A South Dakota judge ruled this week that health care providers are subject to negligent credentialling lawsuits when they fail to properly credential doctors.
Judge Bruce Anderson made another important ruling: that even people on the credentialling committee may be subject to suit. This has not real practical implications because a hospitals will stand behind the committee. But it is never fun to be sued personally, even if you have no real exposure.
The judge also found that hospitals cannot claim peer review privileges as an absolute defense against discovery requests. This is very pro-patient safety and could be a ruling that could start to erode the absolute defense from discovery; that has long been the case in Maryland and in most states. The judge’s logic: hospitals may have an obligation, in some cases, to the public that outweighs peer-review confidentiality. Makes a lot of sense to me.
The old school view was a hospital was just a place where independent contractor doctors treated patients, so hospitals would have immunity from negligent credentialling lawsuits. But that flew in the face of what the public needed to be able to expect from a hospital. This has lead to the doctrine of negligent credentialling. So now in a slight majority of states, hospitals must be reasonable in the selection of its nurses, doctors, agents, and employees. Health care facilities also must conduct a reasonable investigation of the credentials of its health care providers, which requires it to obtain and evaluate pertinent information regarding its team. The information hospitals should want to know is whether the doctor has been disciplined by licensing authorities, the frequency and reasons for the discipline, and the merits and significance of those claims. The credentialling committee should also investigate malpractice claims against the doctors.
Peer Review Confidentiality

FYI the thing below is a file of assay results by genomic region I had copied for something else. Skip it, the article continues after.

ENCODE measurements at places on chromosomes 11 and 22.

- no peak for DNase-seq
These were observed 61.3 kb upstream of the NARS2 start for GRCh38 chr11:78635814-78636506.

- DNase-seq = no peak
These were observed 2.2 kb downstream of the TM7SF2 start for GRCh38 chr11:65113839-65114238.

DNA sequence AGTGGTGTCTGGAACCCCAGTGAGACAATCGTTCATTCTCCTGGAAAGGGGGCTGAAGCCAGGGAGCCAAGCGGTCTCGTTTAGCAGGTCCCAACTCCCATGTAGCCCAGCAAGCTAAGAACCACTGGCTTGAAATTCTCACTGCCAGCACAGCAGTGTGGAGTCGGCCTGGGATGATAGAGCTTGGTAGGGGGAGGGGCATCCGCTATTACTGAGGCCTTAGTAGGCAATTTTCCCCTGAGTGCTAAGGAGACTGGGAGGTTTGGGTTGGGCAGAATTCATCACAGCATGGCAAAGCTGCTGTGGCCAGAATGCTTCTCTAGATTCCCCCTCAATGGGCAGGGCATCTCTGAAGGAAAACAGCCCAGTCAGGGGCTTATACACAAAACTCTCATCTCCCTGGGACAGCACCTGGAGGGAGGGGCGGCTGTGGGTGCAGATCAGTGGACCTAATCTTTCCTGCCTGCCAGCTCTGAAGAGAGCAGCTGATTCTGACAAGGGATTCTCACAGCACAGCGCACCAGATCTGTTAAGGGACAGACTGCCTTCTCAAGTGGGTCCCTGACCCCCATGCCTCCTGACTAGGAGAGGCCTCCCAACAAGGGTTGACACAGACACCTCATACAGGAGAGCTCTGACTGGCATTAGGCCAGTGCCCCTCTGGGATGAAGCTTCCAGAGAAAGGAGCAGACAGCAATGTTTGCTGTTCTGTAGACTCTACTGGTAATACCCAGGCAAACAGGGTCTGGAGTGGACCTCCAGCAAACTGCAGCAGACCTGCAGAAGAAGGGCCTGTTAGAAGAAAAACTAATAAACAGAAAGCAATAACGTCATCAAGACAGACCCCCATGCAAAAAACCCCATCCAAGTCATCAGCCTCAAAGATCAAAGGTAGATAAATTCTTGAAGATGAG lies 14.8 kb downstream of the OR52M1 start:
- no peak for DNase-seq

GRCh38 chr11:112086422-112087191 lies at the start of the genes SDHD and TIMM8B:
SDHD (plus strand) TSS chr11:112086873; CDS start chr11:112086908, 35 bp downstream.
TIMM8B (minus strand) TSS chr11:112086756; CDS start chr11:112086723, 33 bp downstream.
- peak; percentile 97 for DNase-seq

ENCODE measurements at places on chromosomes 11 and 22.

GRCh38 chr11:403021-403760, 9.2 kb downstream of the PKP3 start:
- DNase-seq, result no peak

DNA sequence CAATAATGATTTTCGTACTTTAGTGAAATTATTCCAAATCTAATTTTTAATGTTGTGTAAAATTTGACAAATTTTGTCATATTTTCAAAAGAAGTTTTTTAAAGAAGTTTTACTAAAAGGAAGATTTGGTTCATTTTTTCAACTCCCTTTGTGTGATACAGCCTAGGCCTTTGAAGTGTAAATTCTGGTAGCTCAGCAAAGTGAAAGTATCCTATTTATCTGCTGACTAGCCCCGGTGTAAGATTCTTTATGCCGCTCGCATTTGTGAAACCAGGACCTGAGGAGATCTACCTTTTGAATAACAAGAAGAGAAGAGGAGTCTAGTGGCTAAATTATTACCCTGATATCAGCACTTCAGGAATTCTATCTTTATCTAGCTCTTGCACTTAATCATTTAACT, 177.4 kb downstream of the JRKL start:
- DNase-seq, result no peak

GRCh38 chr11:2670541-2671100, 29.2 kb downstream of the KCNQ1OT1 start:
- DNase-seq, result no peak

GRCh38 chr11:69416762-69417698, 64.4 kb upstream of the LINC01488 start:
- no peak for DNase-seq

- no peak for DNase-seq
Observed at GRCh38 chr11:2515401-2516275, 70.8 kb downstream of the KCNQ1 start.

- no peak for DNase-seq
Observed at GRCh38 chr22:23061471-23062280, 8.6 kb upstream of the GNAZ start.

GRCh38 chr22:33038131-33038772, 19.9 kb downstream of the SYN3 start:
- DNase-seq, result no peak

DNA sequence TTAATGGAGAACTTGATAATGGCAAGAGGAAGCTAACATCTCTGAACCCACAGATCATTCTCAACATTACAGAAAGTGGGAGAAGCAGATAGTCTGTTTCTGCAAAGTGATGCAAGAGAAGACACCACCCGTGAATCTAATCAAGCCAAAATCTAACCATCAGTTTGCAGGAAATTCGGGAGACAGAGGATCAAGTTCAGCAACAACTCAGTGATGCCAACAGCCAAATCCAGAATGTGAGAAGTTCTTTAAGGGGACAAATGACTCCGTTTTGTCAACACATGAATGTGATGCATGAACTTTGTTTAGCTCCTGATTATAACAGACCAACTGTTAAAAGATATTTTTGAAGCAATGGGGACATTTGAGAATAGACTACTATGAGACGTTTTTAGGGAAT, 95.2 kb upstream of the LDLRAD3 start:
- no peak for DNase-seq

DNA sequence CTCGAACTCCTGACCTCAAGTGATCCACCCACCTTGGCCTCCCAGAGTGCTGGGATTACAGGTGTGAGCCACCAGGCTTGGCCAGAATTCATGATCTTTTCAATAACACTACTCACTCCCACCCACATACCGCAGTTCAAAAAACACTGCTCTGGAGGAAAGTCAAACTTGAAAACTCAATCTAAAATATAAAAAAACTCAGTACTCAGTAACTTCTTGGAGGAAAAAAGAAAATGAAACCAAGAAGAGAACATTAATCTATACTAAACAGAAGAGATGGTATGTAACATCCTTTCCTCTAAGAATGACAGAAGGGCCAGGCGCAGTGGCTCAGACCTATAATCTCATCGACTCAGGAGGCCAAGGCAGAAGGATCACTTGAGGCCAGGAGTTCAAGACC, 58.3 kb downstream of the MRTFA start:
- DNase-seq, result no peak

The argument for peer review confidentiality has always been that committee members, including physicians, who are usually loathed to criticize other doctors in any way possible, could come back on that doctor in a lawsuit. Therefore, it would not allow the freedom to express themselves if they thought their opinions and conclusion were not confidential.
I agree that doctors would legitimately have a fear of damage to personal (and business) relationships. Also, fear of getting dragged into a lawsuit, if there was an open season on peer review proceedings. There would be lawsuits and malpractice actions based on records used during the proceedings. But there ought to be some sort of balance test of confidentiality. Also, some sort of balance test on the patient and public interest. I think a big part of the problem is the fantasy world that there are peer review committees that pure colors this discussion when the real world tells us otherwise. It is ridiculous to give these otherworldly protections to what seems to be a corrupt process, if you do a little digging.
This South Dakota judge is saying that maybe we should not be elevating peer reviews the way we have. Other privileges, the judge noted, are not absolute. Why should peer reviews be so elevated in the hierarchy of privileges?